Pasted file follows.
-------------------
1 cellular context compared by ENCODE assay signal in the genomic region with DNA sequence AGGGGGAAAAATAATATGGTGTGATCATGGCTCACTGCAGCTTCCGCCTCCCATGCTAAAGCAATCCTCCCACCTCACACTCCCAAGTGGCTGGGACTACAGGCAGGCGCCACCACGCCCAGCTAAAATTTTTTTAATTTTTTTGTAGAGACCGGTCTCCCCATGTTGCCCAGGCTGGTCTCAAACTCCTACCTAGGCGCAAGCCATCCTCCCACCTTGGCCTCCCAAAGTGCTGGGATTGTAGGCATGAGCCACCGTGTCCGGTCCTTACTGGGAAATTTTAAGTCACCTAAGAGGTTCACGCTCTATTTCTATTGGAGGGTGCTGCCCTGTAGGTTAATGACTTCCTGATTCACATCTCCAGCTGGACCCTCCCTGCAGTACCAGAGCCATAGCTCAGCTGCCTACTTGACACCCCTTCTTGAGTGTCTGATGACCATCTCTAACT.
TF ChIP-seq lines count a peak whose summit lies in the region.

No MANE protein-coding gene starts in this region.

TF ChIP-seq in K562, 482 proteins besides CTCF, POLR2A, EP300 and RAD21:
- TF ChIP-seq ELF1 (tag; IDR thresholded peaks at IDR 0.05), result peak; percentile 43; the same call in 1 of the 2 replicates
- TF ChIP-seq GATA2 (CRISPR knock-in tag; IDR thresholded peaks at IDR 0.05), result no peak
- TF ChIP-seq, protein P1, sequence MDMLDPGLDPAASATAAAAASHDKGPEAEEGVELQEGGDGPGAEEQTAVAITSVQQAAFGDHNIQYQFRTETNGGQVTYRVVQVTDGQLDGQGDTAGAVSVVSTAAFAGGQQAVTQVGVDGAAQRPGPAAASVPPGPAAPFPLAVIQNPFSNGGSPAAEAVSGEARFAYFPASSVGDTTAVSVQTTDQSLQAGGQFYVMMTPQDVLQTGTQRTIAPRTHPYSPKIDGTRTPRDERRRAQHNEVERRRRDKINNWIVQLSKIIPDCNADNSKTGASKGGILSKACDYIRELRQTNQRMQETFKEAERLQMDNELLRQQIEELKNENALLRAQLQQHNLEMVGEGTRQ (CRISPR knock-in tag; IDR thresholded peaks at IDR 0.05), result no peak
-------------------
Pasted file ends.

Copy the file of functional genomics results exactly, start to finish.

1 cellular context compared by ENCODE assay signal in the genomic region with DNA sequence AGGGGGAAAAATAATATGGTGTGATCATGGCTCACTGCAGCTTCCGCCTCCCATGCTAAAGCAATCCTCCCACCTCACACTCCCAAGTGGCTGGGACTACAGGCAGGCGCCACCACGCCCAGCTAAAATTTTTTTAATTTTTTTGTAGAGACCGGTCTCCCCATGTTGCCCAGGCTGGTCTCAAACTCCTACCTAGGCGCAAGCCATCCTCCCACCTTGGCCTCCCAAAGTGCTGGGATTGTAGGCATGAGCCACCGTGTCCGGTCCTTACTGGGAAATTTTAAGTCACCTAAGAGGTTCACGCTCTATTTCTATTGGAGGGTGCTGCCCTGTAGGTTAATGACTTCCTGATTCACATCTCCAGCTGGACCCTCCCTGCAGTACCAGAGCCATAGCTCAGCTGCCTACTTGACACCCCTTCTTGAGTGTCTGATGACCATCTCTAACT.
TF ChIP-seq lines count a peak whose summit lies in the region.

No MANE protein-coding gene starts in this region.

TF ChIP-seq in K562, 482 proteins besides CTCF, POLR2A, EP300 and RAD21:
- TF ChIP-seq ELF1 (tag; IDR thresholded peaks at IDR 0.05), result peak; percentile 43; the same call in 1 of the 2 replicates
- TF ChIP-seq GATA2 (CRISPR knock-in tag; IDR thresholded peaks at IDR 0.05), result no peak
- TF ChIP-seq, protein P1, sequence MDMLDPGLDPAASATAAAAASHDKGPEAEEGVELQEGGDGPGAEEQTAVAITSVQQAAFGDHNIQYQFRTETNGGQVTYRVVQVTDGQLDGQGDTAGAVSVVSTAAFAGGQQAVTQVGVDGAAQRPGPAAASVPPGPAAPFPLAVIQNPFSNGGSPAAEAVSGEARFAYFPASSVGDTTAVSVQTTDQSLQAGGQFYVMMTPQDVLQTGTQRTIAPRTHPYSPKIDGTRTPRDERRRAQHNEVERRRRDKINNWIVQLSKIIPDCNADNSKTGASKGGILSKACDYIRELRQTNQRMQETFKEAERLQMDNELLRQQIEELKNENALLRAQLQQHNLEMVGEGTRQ (CRISPR knock-in tag; IDR thresholded peaks at IDR 0.05), result no peak